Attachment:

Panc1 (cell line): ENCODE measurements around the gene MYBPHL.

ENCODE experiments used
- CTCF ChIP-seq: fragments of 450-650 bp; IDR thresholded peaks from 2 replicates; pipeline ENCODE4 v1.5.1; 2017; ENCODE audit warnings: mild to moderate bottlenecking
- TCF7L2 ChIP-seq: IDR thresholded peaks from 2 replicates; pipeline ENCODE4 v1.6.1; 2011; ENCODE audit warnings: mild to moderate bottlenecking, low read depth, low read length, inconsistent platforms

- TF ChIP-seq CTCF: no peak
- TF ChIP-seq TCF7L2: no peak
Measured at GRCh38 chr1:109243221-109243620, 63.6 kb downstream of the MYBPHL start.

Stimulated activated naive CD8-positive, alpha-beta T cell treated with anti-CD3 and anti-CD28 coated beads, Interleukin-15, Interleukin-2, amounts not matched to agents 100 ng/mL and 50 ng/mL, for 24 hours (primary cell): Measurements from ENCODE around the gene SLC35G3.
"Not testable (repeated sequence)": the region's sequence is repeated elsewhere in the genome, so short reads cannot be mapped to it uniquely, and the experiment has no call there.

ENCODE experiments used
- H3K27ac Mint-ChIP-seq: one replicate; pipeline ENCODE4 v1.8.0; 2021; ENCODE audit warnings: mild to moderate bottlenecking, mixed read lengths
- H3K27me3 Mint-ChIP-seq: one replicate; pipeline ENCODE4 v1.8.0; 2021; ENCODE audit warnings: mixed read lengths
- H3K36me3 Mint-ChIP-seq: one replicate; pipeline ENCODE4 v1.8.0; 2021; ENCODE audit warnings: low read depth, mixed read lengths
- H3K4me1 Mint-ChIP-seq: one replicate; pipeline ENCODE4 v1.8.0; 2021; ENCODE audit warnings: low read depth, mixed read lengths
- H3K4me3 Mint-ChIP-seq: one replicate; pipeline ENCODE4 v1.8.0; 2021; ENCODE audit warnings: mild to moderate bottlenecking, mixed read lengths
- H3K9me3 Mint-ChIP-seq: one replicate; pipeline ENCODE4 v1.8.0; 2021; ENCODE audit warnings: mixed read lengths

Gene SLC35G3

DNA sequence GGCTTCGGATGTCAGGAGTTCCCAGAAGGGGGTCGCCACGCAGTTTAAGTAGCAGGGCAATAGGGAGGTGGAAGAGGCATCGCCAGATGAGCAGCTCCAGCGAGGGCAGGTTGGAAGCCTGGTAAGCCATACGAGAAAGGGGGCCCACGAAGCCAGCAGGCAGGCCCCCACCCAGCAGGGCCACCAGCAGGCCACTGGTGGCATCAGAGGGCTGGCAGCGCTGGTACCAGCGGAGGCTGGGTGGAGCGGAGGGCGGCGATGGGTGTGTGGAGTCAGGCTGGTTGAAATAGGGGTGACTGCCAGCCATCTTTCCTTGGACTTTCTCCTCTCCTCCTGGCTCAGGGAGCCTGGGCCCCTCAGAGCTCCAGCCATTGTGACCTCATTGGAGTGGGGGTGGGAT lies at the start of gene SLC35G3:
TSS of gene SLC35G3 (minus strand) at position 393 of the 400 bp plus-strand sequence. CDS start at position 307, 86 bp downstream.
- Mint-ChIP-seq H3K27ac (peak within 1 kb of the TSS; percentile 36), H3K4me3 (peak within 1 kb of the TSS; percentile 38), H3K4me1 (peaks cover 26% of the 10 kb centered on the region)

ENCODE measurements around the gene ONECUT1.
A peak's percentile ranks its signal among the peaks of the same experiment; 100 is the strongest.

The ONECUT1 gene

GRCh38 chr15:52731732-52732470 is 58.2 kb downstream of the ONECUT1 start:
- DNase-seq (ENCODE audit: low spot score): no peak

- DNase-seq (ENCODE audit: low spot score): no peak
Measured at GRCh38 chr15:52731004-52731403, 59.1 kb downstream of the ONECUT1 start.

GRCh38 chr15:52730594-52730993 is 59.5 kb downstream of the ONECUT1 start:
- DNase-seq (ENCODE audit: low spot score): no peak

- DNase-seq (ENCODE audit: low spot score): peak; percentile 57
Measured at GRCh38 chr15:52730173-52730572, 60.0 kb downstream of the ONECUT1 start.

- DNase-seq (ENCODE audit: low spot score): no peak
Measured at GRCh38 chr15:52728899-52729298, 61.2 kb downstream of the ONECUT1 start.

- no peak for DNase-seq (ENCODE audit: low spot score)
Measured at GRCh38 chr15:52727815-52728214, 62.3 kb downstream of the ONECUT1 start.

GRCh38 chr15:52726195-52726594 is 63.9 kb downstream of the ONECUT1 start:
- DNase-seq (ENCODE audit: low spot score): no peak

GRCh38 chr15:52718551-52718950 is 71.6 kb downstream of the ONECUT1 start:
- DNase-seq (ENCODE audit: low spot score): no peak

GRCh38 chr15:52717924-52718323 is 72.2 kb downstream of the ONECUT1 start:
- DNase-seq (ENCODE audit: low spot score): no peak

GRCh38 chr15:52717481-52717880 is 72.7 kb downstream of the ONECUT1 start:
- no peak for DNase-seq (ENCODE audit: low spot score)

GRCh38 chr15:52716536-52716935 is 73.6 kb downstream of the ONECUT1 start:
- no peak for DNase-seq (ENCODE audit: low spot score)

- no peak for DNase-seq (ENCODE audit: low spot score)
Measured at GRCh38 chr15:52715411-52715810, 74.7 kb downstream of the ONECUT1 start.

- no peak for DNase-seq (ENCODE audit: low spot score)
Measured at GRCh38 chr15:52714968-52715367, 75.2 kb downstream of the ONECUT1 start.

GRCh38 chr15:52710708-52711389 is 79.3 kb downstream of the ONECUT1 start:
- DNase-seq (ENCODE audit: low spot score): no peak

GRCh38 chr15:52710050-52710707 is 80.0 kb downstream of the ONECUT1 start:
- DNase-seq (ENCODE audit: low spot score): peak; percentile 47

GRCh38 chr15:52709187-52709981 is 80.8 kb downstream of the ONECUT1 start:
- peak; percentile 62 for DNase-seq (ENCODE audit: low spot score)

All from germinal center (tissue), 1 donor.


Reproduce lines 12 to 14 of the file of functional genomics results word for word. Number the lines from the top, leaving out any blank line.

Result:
- H3K27me3 Mint-ChIP-seq: one replicate; pipeline ENCODE4 v1.8.0; 2021; ENCODE audit warnings: mixed read lengths
- H3K36me3 Mint-ChIP-seq: one replicate; pipeline ENCODE4 v1.8.0; 2021; ENCODE audit warnings: low read depth, mixed read lengths
- H3K4me1 Mint-ChIP-seq: one replicate; pipeline ENCODE4 v1.8.0; 2021; ENCODE audit warnings: low read depth, mixed read lengths